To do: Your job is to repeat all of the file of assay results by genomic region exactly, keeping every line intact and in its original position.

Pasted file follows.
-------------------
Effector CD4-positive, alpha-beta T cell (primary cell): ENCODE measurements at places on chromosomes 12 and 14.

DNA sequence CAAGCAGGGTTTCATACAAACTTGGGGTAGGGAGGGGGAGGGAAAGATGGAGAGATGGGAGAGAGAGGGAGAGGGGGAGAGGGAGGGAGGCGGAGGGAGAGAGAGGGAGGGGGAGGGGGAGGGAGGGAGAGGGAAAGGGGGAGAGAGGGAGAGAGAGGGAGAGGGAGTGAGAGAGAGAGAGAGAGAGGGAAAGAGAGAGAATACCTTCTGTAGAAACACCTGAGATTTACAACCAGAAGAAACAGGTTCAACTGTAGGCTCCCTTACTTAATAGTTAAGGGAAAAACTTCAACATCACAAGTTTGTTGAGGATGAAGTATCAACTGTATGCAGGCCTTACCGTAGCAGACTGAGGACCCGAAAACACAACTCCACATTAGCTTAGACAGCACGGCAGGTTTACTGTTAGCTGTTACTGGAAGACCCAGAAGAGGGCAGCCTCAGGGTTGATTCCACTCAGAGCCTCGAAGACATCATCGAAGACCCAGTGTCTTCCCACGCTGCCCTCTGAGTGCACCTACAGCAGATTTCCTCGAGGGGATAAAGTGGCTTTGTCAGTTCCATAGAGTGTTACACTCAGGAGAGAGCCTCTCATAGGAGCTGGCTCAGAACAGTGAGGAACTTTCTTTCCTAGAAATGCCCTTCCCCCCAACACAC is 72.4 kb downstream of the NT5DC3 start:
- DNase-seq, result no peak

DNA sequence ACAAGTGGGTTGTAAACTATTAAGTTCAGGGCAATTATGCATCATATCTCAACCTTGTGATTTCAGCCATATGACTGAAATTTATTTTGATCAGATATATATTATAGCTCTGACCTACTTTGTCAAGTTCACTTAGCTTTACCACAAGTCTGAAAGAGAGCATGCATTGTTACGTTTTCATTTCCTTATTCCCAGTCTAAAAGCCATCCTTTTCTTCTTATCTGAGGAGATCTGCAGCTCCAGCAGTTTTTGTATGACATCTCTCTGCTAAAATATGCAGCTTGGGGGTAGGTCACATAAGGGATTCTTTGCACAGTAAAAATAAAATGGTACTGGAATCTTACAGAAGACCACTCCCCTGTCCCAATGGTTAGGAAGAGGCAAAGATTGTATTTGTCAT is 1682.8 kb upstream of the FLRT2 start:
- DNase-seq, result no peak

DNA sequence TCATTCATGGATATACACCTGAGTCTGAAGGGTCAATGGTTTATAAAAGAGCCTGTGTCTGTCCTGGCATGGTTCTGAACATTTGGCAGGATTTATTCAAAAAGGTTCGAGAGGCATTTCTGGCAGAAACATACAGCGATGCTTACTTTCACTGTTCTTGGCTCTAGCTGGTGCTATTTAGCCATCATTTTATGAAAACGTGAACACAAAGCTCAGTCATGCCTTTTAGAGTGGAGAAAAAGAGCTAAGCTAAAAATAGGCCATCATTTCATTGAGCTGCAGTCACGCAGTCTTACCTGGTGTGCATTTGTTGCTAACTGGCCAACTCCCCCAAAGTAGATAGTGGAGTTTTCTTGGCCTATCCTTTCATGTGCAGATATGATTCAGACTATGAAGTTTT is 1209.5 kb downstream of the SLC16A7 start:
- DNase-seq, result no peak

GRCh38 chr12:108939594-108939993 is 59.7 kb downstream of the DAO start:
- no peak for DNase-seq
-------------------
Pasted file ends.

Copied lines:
Effector CD4-positive, alpha-beta T cell (primary cell): ENCODE measurements at places on chromosomes 12 and 14.

DNA sequence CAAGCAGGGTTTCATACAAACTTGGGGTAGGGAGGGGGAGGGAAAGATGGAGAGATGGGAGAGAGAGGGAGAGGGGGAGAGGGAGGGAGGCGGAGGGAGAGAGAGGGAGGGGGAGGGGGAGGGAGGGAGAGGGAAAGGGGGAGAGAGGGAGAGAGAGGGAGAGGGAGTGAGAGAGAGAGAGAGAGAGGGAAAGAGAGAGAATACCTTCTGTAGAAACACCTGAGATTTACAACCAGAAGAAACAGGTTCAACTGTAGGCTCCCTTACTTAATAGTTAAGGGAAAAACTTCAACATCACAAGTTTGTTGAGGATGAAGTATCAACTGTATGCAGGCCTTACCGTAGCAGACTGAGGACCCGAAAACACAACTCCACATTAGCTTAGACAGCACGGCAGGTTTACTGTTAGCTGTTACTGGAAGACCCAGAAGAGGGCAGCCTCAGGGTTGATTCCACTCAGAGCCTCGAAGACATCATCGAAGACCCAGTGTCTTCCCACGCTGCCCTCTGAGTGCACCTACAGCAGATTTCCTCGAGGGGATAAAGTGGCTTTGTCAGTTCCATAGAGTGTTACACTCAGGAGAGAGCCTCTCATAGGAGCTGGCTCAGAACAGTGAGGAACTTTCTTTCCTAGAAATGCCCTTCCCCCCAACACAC is 72.4 kb downstream of the NT5DC3 start:
- DNase-seq, result no peak

DNA sequence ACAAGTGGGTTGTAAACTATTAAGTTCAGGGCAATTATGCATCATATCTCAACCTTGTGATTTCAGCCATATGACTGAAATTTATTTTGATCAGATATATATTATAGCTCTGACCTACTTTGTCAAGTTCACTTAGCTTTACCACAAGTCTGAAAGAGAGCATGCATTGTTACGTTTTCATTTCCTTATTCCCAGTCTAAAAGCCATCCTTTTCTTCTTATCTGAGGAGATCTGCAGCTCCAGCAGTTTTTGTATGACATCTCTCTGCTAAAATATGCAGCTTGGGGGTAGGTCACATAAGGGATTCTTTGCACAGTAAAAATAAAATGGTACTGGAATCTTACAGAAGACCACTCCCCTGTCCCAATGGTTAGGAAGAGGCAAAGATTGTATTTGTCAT is 1682.8 kb upstream of the FLRT2 start:
- DNase-seq, result no peak

DNA sequence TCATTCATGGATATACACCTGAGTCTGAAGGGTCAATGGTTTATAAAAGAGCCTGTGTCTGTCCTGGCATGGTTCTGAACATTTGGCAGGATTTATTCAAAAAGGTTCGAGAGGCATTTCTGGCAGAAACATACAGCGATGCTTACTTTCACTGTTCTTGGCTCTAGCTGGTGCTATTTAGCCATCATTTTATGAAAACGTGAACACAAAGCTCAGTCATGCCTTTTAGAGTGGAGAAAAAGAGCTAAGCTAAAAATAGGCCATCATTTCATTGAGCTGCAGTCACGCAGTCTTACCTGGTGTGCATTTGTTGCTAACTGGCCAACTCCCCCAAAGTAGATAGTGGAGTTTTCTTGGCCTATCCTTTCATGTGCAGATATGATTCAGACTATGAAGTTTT is 1209.5 kb downstream of the SLC16A7 start:
- DNase-seq, result no peak

GRCh38 chr12:108939594-108939993 is 59.7 kb downstream of the DAO start:
- no peak for DNase-seq